On Allison Road

“Such is friendship that through it we love places and seasons.”     -Henry David Thoreau

 Internet dating wasn’t as big nine years ago as it is today. 

So you’d think that the most lasting relationship I’ve had here in Austin wouldn’t have been forged online.  And yet, it was.

In the fall of 2003 I was part of an incoming-class email list for a graduate program at the University of Texas (American Studies, to be specific).  And I have to say, I thought we had an awfully nice group of noobs. 

In all of my naïve and candid glory, I emailed everyone six months before we started classes, introducing myself to my future compatriots.  Something along the lines of, “I’m moving from Massachusetts, and I don’t know anyone!  Be my friend!”  And as nice as everyone was, only one person wrote back reciprocating my arguably needy plea. 

Allison and I “friend-dated” via email for the spring and summer leading up to our grad program start-date in August.  We exchanged pictures.  We talked about our relationships and our dogs.  We planned to get together when I arrived in Austin, and she promised to help me unload my UHaul.  My local friends joked that we’d probably realize that we hated each other when we were actually in the same city, and part of me agreed that it was almost too good to be true. 

But we just clicked.  She was friendly but edgy; smart and attractive; sassy but outgoing.  If not warm, specifically, certainly she was funny and generous with time, praise, and support.  And that didn’t change when I arrived in Texas. 

Allison and I ate lunch together twice a week, took almost all of the same classes, introduced our respective partners to each other.  We read each others’ essays, commiserated over the most arduous of readings, and shared dog-sitting.  And even when our worlds turned upside down over and over again, she remained a fixed part of my life.

So here we are, after three major break-ups (including two divorces), a wedding, twelve (TWELVE!) moves, three degrees, half a dozen varying jobs, countless cups of coffee, and more alcohol than I care to (or can) remember.   

And she’s leaving.

I exited our graduate program with my master’s, realizing that my experience there had run its course. But Allison stuck it out, and this spring she earned her Ph.D.  She’s Dr. Allison!  Huzzah!  But academic jobs are hard to come by, so that degree takes her far away from Austin.

Don’t get me wrong, I’m supremely happy for her.  She’s worked her ass off for this degree, and she deserves every bit of success that comes her way.  I know that she’s about to embark on a tremendous adventure; to grow personally and professionally; to fulfill lifelong goals and test her considerable mettle. 

But there’s a part of me – and not a very small one, either – that wants to stomp my foot and stick out my lower lip.  I want to blockade the door so that she can’t go.  I want to “borrow” some handcuffs and just send the movers on their merry way when they arrive at her doorstep.  I want to stand outside her window with a boom box playing “In Your Eyes”, my chin raised defiantly.  Don’t go, Dr. Allison!  How can you leave us?!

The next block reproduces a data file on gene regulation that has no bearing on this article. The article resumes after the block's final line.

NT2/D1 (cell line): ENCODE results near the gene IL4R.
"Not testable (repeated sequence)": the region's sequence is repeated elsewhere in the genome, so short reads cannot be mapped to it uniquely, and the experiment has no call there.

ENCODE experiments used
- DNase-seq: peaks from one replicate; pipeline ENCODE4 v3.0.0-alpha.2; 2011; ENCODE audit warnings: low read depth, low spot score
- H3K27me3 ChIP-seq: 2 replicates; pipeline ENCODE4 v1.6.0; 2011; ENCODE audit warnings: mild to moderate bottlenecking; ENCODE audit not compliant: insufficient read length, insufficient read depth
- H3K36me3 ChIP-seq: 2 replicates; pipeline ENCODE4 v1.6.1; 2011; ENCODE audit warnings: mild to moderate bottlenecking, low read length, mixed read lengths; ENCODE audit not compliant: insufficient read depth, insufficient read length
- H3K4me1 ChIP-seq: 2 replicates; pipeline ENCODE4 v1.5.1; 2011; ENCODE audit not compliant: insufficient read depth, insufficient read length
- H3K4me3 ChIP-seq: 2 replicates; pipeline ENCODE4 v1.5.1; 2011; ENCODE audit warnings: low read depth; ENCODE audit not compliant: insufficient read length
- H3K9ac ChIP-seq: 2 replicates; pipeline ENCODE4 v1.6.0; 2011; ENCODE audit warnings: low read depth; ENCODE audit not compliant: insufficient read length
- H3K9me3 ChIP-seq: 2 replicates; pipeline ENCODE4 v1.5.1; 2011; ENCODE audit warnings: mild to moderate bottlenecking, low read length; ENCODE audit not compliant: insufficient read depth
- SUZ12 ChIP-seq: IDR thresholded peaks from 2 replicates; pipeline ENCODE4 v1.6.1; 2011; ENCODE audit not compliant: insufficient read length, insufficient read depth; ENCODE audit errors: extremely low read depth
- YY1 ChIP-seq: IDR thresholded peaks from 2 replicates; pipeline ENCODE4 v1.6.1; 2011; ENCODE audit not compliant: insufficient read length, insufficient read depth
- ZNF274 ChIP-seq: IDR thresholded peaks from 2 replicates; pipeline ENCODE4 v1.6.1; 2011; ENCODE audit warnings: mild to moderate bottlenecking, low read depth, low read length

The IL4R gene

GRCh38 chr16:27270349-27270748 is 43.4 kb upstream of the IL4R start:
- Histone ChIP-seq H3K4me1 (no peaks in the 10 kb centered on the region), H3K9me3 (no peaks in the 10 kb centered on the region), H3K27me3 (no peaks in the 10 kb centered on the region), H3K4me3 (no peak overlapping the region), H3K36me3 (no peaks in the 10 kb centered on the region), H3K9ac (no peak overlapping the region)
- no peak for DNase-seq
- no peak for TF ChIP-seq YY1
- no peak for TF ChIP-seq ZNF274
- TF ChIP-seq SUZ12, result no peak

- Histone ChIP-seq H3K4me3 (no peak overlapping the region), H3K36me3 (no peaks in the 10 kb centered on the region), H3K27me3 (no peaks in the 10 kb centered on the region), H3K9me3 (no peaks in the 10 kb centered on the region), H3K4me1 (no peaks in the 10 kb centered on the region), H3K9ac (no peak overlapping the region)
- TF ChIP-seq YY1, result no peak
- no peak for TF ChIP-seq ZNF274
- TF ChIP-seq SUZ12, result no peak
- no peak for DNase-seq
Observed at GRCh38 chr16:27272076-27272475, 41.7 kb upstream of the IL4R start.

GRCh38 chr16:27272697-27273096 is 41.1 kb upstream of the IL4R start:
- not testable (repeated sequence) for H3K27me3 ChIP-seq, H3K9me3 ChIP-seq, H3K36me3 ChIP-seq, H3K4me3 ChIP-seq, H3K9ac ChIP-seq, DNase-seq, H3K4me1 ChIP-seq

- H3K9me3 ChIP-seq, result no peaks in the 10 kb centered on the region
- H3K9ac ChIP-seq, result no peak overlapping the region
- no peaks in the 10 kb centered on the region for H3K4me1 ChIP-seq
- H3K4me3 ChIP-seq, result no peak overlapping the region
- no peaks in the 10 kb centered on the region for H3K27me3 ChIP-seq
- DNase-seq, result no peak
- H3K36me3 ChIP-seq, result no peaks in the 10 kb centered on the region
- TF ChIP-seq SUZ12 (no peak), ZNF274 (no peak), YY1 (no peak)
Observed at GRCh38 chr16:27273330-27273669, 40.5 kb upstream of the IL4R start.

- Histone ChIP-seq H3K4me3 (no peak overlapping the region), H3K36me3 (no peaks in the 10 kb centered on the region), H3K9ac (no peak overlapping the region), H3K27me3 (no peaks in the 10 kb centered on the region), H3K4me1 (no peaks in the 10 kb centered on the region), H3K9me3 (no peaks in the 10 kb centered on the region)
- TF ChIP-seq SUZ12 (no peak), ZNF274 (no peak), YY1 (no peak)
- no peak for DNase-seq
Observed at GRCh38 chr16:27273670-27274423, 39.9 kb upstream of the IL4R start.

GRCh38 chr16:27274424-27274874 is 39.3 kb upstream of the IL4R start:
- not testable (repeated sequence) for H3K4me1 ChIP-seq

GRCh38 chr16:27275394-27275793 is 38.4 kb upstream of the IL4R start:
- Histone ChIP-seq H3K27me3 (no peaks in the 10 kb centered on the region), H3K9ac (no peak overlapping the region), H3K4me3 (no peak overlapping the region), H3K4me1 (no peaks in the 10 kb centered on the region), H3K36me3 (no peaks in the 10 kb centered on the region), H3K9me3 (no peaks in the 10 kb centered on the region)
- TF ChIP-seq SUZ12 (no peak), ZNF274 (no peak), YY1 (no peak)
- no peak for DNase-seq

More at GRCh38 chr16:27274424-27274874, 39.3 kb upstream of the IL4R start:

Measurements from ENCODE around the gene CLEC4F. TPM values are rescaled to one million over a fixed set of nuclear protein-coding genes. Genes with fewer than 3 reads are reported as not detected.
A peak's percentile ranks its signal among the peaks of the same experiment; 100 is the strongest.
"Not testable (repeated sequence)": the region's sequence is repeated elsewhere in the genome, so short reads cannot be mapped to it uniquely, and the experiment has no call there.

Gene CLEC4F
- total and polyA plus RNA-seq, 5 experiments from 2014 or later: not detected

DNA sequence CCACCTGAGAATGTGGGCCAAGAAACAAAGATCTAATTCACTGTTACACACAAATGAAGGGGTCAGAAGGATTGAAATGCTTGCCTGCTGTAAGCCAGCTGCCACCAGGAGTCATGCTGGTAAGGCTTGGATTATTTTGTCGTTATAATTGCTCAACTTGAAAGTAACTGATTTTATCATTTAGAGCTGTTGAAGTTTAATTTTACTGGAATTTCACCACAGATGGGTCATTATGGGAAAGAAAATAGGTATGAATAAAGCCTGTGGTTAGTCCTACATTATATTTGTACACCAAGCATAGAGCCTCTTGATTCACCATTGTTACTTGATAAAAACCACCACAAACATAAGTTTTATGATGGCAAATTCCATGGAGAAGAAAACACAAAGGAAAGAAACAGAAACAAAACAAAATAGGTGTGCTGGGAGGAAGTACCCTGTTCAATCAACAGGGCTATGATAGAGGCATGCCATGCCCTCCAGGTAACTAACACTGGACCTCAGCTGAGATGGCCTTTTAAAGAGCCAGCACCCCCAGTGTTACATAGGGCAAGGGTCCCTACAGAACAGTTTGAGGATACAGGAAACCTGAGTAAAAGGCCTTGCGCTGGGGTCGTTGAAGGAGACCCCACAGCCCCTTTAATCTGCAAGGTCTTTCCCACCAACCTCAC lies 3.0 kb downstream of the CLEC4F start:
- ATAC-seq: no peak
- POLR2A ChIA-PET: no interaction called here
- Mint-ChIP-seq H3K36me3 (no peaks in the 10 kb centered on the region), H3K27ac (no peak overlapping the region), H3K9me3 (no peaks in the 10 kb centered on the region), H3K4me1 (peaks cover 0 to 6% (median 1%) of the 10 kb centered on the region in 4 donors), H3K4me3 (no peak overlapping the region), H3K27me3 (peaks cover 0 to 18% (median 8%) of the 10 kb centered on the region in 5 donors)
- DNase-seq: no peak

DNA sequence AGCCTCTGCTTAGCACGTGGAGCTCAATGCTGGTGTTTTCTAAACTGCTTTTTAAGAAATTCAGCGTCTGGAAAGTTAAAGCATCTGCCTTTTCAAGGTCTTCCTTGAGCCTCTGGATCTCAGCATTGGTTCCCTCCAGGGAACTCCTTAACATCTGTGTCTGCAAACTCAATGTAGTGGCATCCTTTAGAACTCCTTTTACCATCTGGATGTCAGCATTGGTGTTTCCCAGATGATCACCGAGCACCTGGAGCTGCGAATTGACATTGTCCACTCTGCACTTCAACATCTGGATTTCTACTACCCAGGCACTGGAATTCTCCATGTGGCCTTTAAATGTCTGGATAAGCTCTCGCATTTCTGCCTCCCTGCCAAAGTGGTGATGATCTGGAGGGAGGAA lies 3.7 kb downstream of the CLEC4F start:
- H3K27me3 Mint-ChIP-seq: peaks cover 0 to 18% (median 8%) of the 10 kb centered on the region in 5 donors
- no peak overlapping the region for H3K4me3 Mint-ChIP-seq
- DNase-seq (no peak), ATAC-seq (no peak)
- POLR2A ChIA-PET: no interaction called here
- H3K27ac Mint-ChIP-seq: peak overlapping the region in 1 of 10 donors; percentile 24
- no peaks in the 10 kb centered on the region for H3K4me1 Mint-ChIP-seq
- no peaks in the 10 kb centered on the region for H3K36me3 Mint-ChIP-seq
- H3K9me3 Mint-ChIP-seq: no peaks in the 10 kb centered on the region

Because one could argue that the friendship that I’ve shared with Allison is the most successful one that I’ve had in Austin.  She’s marked my experience here.  I don’t know this city without her.  She’s been here from Day One.  I’ve made so so many great friends, and I know that (while I’ll miss her desperately), I won’t be lonely.  Still…there will be a void.  Allison is my Austin.  Here in this capital city, all roads lead to her for me.  

I know that we’re grown-ups, and your friends aren’t supposed to mean quite as much to you as you age.  That you’re supposed to transfer your attention to things like kids, career, romance.  But honestly, I think that’s a load of bullshit.  Who says we need to grow up at all?  Who says that our friends can’t be just as important as those things?  Not me. 

I’m confident that Allison and I will keep in touch.  We’re already planning a visit, actually.  And I know that no matter where our friendship leads us, I’ll be grateful for the closeness that we’ve shared.  But there’s no denying this:  A chapter is closing, and Austin is (once again) reimaged for me due to her absence.

In the winter of 2005 I took an extended trip to Europe, and Allison burned me a CD for my wanderings.  I still have that disc…somewhere…and every so often I pop it in to remember that time and place.  One of the last tracks was cleverly selected by Allison so that I’d keep her in my thoughts during my travels.  So here’s my dedication to my friend, who will in some ways always embody this place for me:  “Allison Road” by the Gin Blossoms.  Enjoy, friends.  And fare thee well, A.

2 Responses to “On Allison Road”

  • Julie Mangano Says:

    What a sweet tribute to Allison. I hope I have another friend like that someday.

  • Mom Says:

    Oh, Colleen…you made me cry….again. Yes, Allison, you will be sorely missed by my daughter (and others). You two are such soulmates. Be well and be happy.

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